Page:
According to NASA, 2016 was the hottest year on record around the globe, and while climate change has been a concern of environmentalists and scientists for decades, lately it’s been getting more attention than ever. But climate change is about more than having an unusually warm winter or an early spring. Those rising temperatures have an impact on our entire planet and its inhabitants, both on land and in our oceans.

Oceans cover 71 percent of our planet’s surface, proving a home to 300,000 known species and about one million unknown species of plants and animals. These vast bodies of water also help absorb carbon dioxide from our atmosphere and regulate the earth’s temperature. The ocean plays a vital role in the survival of our planet, but the damaging effects of a warming planet is causing changes that put the health of our oceans — and countless species — at risk.

Rising Ocean Temperatures Are Harming Delicate Ecosystems

How the Warming of Our Oceans is Impacting Marine Animals

The heating of the atmosphere has directly impacted the ocean, which has absorbed an estimated 90 percent of the planet’s greenhouse gas-related heating, according to a report by the International Union for Conservation of Nature.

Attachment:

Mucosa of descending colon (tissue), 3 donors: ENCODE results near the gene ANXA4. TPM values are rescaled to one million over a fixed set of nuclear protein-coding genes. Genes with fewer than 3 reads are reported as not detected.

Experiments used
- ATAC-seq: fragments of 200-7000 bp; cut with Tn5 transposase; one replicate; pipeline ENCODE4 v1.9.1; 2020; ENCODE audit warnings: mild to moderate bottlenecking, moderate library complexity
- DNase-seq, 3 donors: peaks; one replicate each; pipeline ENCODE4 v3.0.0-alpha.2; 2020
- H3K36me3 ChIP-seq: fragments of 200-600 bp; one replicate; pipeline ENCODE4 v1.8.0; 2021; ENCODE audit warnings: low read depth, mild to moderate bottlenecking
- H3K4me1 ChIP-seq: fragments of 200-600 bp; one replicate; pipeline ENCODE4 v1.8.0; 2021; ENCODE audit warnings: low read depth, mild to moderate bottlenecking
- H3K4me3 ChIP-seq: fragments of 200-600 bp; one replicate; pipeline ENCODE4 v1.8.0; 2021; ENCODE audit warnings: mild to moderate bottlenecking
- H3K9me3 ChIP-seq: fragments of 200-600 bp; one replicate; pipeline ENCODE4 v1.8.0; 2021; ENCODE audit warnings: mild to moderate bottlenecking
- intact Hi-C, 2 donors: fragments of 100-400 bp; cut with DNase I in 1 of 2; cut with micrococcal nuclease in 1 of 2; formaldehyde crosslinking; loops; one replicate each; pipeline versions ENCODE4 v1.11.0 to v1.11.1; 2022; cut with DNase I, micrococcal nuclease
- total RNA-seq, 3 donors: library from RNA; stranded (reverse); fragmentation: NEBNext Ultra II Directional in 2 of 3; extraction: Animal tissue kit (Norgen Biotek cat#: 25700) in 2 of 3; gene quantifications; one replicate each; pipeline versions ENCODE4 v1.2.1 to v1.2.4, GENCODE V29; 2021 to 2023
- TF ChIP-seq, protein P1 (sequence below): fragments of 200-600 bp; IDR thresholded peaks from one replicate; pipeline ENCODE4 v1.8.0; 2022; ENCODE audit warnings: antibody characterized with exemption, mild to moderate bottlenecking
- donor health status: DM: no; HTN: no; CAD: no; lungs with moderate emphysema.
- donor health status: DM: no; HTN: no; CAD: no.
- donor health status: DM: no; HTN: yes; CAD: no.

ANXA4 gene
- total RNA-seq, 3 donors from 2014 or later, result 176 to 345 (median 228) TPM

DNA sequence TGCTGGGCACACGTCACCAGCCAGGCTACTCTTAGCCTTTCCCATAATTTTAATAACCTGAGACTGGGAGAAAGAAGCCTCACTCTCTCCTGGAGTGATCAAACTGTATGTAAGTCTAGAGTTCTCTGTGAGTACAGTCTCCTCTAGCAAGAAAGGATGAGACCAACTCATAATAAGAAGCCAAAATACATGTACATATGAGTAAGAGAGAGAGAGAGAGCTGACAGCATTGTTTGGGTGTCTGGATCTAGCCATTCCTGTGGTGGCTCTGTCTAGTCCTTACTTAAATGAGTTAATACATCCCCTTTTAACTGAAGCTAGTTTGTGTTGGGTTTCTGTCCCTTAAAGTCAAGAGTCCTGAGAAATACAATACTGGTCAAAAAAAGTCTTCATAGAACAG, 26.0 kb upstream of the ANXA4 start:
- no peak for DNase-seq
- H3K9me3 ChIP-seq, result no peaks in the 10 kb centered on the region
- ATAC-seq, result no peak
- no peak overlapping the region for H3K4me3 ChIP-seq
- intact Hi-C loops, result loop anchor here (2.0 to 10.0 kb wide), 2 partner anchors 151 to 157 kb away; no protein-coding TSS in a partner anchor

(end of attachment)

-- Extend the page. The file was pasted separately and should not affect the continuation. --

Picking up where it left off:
The sea surface temperature has been rising approximately 0.13 degrees Fahrenheit every decade, with temperatures being higher over the past three decades. It might sound small, but these changes are affecting everything from the presence of microbes to the migration and breeding patterns of marine animals.

The carbon dioxide absorbed by the ocean is causing acidification at a rate 30 times faster than what would happen without human interference, altering the pH balance and affecting calcium carbonate levels. Ocean acidification harms coral, plankton, shellfish and other species that use calcium carbonate to help form their shells and skeletons. Plankton and shellfish play an important role in the ocean’s food chain, so when one species suffers, all suffer.

Rising sea temperatures and an increase in carbon dioxide levels are also a threat to coral reefs, which declined by 16 percent in just one year, according to the National Wildlife Federation. Changes in temperature can result in coral bleaching, which happens when it expels the algae that gives coral its color and serves as an energy source. And while bleached coral can…